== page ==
I have long been a fan of Doc Searls from his seminal (co-authored) publication, The Cluetrain Manifesto, to his work with Linux Journal, and more recently his tireless battles for consumers who are tracked across the internet like so many bits of soulless data.
Today Doc features small business and how credit cuts against them in ways not unlike internet advertising. The concept is VRM, vendor relationship management. The point of it all is that in today’s economy vendors drive the conversation with consumers in a top down manner. The vision is to flip the balance of power, or at least create symmetry–a level playing field. Instead of CRM, both a software model and a paradigm driven from the vendor to customer, we have VRM, the model and paradigm in which customers drive their engagement with vendors.
Here’s an excerpt from one of my responses to Doc’s questions:
At Descant, we are applying the principles of VRM to transform the relationship between small business and creditors. As a result, up to six million small employer firms will be able to access the credit, capital, and commerce they deserve.. This will lead to better leverage of cash and ability to not only meet payroll and pay bills on time, but also better contribute to the economic well-being of their communities. Twenty-two million “non employer firms”—freelancers and sole proprietors, for example—will have access to credit, and more easily form trusted joint ventures to bid on otherwise out-of-reach projects.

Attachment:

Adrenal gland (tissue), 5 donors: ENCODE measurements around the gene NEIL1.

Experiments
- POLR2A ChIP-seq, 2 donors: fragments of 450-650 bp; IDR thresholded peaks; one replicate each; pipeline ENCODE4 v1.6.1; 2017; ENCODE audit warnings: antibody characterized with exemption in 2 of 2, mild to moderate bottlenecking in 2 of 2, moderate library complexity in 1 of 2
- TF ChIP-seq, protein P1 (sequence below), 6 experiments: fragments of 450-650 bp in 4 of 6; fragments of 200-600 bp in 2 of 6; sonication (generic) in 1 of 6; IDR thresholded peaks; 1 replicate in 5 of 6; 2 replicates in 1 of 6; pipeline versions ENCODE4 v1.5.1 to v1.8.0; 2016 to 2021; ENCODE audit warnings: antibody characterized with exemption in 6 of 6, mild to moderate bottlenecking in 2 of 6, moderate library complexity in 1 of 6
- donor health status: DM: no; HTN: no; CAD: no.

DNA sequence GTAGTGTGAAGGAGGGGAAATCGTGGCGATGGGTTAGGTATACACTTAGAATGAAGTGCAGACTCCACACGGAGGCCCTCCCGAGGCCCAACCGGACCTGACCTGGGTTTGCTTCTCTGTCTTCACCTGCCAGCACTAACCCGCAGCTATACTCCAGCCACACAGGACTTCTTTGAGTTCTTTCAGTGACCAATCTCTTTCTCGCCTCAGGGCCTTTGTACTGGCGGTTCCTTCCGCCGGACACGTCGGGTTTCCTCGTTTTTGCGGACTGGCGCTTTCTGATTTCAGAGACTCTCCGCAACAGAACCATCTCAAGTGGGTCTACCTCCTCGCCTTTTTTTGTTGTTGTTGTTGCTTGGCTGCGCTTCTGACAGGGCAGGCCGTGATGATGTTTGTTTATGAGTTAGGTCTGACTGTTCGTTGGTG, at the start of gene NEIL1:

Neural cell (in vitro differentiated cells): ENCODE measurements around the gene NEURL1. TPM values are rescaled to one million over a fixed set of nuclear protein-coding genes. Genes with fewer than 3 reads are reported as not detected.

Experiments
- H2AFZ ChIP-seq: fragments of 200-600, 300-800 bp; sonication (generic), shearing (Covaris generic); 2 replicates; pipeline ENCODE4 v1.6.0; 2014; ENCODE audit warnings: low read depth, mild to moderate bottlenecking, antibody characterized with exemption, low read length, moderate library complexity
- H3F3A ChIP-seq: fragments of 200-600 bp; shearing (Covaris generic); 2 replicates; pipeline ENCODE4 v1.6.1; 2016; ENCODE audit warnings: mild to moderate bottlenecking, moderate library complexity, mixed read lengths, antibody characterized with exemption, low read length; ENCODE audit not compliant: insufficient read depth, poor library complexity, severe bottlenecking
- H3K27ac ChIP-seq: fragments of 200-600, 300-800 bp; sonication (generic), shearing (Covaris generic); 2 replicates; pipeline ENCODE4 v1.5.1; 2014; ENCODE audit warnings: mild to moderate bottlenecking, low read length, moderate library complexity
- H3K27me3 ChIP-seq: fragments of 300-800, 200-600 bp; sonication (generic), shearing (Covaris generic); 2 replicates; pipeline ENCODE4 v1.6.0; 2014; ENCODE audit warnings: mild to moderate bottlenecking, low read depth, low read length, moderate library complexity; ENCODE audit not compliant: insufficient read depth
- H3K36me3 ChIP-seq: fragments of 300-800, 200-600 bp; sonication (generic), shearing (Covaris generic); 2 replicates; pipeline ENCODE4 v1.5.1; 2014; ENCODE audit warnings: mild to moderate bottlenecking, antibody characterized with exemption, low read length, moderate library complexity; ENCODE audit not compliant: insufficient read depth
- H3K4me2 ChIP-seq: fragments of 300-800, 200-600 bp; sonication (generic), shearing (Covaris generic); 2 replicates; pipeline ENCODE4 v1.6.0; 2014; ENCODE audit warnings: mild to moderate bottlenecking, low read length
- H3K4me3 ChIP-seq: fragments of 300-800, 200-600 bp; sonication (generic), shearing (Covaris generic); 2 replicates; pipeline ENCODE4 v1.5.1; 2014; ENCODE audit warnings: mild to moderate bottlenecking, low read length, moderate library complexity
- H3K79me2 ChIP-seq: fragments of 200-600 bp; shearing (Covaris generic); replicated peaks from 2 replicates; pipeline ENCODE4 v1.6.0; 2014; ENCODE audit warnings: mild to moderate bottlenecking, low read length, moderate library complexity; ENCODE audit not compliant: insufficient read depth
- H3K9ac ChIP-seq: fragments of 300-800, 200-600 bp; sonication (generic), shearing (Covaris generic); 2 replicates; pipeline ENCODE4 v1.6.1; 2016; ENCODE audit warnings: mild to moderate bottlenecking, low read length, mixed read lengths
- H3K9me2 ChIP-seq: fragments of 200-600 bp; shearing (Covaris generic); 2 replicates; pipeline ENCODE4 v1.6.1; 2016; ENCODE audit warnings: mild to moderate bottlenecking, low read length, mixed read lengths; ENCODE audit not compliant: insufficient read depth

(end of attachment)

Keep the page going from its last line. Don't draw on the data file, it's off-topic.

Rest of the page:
See the entire post and many links to important research here!